Here’s a fun market check as the E28 M5’s ascent follows the E30 M3 north. There isn’t a ton of history listed on this M5 other than it was owned by a BMW dealer who spared no expense keeping it nice. After just 93k miles, that care shows. Every electrical item is said to work perfectly, while the few aftermarket choices appear well-chosen. The suspension has been redone with Koni, while an interesting brake upgrade helps slow the fastest sedan in the world (in 1988). E34 brakes appear in the back, which is a common choice, but the owner has managed to get Porsche units up front with drilled rotors. There aren’t any big power upgrades, choosing to let the S38 do its best while making it an overall better-handling car. All of this adds up to an E28 M5 that is very nice but not perfect or all-original.
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1988 BMW E28 M5
This 1988 BMW e28 M5 is a perfect example of how a low production vehicle from the late 80s should look. The E28 M5 is the BMW Motorsport-developed version of the E28 5 Series. It uses the M88 or S38 twin-cam 24-valve inline-six first introduced in the M1. It also has a BMW Motorsport-tuned chassis and a few special cosmetic pieces. There were only 1340 of these ever produced for the United States. I have within the last month replaced the engine belts, changed the oil and made sure that every switch and light work properly. Everything from the sunroof to the windows to the seat switches work perfectly. I can tell that it has been very well maintained. The previous owner was a BMW dealer and this happened to be one particular car that he was very passionate about and he spared no expense in keeping it serviced and in tip top shape. It has been a West Coast vehicle its whole life in and around the Oregon so it is 100% rust free. The E28 M5 is such a nostalgic car for the 80s and you cant deny the popularity of it over the last few years. It is in excellent condition inside and out. Upgrades include: Koni shocks and springs, Porsche brakes in the front with drilled rotors and E34 brakes in the rear for incredible braking power, Frank Fahey crank hub, stainless steel exhaust, top of the line front end components, VDO gauges, short shift kit, and Sachs clutch. Like new Bridgestone Potenza tires. Crack free dash and low miles at 93,300. The car is what BMW meant when it sought to build the ultimate driving machine. I am happy to provide any serious buyers with the contact information of the mechanic who worked on this car for its entire life. I also have Carfax and some more pictures if you would like to see those as well. I have several local people who can perform PPI this vehicle. This would be the perfect daily driver for someone.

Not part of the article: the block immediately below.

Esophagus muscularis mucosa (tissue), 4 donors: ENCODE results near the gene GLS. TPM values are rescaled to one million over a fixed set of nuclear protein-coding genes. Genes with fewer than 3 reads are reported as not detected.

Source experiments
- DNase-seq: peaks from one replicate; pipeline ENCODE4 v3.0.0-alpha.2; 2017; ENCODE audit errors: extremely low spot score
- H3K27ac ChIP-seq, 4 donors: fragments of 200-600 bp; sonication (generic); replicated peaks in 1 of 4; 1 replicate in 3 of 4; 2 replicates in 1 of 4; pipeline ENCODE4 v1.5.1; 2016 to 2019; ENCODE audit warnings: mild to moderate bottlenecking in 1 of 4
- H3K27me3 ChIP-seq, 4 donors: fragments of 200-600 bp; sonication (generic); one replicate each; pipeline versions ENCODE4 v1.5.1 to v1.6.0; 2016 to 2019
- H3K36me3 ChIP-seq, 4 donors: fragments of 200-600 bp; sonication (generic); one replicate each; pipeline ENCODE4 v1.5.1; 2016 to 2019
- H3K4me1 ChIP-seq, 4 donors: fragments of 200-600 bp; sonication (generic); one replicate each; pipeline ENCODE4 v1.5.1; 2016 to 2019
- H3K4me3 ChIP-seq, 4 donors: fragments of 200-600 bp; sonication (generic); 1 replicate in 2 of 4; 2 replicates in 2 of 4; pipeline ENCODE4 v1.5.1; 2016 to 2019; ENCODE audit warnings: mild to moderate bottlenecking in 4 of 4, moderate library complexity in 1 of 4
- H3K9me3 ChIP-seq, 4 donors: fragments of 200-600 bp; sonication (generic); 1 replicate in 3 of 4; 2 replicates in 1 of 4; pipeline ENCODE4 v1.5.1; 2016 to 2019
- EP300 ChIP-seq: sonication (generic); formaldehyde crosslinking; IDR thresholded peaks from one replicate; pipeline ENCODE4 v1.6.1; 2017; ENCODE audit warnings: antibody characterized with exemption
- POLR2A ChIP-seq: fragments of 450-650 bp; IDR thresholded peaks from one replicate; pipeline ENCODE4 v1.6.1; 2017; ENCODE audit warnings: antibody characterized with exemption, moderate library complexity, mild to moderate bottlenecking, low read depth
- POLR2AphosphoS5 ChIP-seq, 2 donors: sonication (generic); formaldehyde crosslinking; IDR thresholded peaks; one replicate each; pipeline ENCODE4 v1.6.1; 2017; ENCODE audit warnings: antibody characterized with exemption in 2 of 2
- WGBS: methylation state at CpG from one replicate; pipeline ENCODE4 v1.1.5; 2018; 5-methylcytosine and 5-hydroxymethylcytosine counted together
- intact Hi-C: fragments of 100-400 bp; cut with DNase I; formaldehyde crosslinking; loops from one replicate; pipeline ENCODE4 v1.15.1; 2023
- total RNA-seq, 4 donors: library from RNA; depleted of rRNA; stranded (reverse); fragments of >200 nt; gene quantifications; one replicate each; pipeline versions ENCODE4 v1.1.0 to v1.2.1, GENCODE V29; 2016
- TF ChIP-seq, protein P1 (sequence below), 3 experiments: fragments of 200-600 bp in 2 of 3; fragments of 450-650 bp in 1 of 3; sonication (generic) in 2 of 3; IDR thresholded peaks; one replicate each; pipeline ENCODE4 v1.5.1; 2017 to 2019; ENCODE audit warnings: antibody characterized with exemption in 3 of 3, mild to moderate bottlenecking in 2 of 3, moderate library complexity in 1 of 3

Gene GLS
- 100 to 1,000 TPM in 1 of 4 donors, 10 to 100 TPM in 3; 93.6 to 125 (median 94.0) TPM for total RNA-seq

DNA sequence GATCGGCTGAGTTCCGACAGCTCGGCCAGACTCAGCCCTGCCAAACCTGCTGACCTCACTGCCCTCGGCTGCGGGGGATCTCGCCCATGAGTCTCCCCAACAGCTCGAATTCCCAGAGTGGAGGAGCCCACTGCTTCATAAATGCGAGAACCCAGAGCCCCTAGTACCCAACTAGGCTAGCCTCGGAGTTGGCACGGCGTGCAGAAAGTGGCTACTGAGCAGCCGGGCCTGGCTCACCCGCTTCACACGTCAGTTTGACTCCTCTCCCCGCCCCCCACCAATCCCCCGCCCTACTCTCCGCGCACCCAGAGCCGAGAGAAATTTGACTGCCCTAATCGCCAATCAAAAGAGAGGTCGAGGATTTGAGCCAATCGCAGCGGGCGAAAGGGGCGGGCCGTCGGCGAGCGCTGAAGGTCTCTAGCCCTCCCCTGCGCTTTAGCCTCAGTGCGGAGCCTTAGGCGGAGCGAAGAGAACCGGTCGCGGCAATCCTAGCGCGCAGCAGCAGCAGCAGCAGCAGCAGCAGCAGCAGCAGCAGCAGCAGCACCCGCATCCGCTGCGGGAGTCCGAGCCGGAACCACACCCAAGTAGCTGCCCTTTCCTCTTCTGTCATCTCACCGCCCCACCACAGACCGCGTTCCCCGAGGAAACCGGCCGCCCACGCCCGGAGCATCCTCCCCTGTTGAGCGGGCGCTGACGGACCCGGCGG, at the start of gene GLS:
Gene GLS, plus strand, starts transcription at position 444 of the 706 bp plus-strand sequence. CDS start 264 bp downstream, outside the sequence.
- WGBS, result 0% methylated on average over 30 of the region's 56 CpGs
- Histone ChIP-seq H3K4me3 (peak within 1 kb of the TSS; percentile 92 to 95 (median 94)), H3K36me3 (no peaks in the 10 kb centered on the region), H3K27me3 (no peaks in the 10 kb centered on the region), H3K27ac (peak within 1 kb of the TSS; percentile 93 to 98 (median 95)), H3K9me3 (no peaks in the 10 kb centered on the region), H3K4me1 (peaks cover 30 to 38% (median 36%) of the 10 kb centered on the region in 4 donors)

That’s one of the most concise, spot-on E28 M5 auction descriptions I’ve read. No-reserve means the market will make its voice known here, and I can see it reaching towards $30k, which may be a new high for this type of not-all-original, not-name-brand-tuned M5. The seats show some wear, but none of the typical cracking, and the dash and trunk carpet are refreshingly whole as well. If a rust-bucket can command almost $13k, this car is certainly worth twice that. That said, there are cars that are a grade or two nicer than this one, and those are the prices that are getting really scary. If you want a great, driver-quality E28 M5, this might be a good one to snap up.